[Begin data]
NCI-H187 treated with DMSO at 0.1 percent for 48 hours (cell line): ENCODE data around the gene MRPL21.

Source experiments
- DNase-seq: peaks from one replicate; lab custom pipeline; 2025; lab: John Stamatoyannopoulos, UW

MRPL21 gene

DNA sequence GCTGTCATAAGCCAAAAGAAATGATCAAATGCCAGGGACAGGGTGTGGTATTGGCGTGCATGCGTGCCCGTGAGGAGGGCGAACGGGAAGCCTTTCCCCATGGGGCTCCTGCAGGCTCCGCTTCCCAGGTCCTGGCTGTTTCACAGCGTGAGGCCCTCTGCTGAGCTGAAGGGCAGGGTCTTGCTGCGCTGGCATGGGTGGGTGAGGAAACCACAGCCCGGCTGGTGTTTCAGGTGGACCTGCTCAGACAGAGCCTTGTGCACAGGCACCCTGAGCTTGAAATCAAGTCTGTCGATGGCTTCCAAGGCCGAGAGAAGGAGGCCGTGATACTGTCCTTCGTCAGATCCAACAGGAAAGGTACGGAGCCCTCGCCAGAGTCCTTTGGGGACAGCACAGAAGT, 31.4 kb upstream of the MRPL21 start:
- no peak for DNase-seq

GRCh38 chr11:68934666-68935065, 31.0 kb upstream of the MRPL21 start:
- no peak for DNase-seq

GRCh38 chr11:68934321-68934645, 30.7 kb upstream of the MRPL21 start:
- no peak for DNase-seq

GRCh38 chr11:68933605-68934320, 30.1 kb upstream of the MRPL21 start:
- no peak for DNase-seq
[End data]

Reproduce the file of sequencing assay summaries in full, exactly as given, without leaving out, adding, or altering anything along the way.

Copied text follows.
NCI-H187 treated with DMSO at 0.1 percent for 48 hours (cell line): ENCODE data around the gene MRPL21.

Source experiments
- DNase-seq: peaks from one replicate; lab custom pipeline; 2025; lab: John Stamatoyannopoulos, UW

MRPL21 gene

DNA sequence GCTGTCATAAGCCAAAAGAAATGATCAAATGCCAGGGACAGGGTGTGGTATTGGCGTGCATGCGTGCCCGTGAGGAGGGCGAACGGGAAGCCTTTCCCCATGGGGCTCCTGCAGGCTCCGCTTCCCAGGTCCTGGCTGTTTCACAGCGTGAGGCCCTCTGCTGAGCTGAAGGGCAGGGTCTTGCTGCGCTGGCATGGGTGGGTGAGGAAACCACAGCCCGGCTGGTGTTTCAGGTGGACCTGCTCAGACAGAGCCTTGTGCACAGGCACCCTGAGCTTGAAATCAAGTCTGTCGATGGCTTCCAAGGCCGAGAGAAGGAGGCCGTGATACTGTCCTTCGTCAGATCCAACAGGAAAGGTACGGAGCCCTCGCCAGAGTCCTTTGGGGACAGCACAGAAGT, 31.4 kb upstream of the MRPL21 start:
- no peak for DNase-seq

GRCh38 chr11:68934666-68935065, 31.0 kb upstream of the MRPL21 start:
- no peak for DNase-seq

GRCh38 chr11:68934321-68934645, 30.7 kb upstream of the MRPL21 start:
- no peak for DNase-seq

GRCh38 chr11:68933605-68934320, 30.1 kb upstream of the MRPL21 start:
- no peak for DNase-seq